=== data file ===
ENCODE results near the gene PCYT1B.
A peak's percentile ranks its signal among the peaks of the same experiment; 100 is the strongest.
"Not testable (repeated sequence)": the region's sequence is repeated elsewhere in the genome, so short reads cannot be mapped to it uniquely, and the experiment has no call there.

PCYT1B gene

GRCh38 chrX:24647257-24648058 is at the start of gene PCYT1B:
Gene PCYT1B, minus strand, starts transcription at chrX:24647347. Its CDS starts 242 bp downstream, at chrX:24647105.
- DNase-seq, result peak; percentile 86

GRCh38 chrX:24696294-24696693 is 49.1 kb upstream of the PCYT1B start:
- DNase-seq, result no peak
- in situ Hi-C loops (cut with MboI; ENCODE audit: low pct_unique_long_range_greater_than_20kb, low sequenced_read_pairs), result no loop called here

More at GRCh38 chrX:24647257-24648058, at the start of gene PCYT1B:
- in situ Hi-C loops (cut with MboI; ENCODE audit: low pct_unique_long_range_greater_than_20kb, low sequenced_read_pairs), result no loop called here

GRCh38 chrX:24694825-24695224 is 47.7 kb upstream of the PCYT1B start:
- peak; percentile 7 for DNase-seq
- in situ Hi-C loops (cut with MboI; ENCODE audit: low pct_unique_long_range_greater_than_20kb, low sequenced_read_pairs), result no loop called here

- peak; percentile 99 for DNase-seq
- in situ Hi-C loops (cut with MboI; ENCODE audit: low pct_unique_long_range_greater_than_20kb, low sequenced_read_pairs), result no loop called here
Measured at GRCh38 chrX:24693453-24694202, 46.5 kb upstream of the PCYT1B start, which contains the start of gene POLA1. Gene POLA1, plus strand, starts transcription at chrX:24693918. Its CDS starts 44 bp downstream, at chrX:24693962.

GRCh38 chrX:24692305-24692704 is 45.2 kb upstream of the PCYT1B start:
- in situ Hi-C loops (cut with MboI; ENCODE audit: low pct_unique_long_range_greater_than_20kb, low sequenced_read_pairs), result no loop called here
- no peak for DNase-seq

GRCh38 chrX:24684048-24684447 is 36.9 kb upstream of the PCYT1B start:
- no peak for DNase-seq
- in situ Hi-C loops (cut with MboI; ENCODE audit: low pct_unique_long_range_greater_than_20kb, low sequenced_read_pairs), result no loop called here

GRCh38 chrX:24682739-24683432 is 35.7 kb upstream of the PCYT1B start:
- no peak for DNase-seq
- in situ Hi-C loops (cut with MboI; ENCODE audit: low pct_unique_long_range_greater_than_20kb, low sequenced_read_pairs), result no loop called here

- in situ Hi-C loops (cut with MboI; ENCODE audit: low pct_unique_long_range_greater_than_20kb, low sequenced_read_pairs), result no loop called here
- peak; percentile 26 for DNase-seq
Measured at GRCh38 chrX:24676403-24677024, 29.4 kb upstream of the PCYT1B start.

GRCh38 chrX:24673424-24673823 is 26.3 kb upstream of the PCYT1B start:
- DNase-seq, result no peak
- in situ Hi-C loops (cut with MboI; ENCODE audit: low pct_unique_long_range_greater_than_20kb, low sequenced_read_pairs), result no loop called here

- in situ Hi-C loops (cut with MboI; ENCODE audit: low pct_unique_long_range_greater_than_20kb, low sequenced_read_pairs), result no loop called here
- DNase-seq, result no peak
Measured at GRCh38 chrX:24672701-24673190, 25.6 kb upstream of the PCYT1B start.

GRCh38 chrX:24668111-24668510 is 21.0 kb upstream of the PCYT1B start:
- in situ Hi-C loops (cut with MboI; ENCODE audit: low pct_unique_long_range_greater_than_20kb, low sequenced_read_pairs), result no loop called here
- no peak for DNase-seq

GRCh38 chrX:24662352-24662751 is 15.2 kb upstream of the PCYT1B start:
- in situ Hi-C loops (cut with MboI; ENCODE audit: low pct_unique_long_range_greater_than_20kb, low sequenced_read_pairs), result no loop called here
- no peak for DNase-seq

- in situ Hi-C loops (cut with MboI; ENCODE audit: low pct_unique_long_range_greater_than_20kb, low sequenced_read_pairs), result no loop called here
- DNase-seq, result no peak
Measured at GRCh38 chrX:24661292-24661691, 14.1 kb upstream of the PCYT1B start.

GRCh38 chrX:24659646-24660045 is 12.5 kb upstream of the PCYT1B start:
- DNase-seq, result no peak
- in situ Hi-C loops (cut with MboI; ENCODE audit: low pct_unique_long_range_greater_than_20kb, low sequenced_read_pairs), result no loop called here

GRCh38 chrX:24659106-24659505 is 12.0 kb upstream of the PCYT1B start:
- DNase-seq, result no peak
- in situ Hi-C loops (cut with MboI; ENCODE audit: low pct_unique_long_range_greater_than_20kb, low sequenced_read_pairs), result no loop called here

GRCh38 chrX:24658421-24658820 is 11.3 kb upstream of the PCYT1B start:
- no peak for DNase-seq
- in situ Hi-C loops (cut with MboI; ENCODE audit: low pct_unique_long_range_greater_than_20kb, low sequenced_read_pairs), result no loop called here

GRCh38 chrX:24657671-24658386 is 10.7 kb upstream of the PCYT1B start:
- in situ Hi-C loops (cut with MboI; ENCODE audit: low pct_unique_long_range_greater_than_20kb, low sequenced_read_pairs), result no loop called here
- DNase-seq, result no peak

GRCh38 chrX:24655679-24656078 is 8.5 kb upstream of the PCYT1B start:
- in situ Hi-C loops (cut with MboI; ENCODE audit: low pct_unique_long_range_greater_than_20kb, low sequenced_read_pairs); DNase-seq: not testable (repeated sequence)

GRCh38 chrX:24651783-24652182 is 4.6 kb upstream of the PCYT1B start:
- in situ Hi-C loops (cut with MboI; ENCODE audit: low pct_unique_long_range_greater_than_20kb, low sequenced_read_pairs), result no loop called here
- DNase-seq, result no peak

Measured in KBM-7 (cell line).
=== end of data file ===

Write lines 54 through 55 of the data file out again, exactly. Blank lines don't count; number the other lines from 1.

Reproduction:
- in situ Hi-C loops (cut with MboI; ENCODE audit: low pct_unique_long_range_greater_than_20kb, low sequenced_read_pairs), result no loop called here

GRCh38 chrX:24657671-24658386 is 10.7 kb upstream of the PCYT1B start: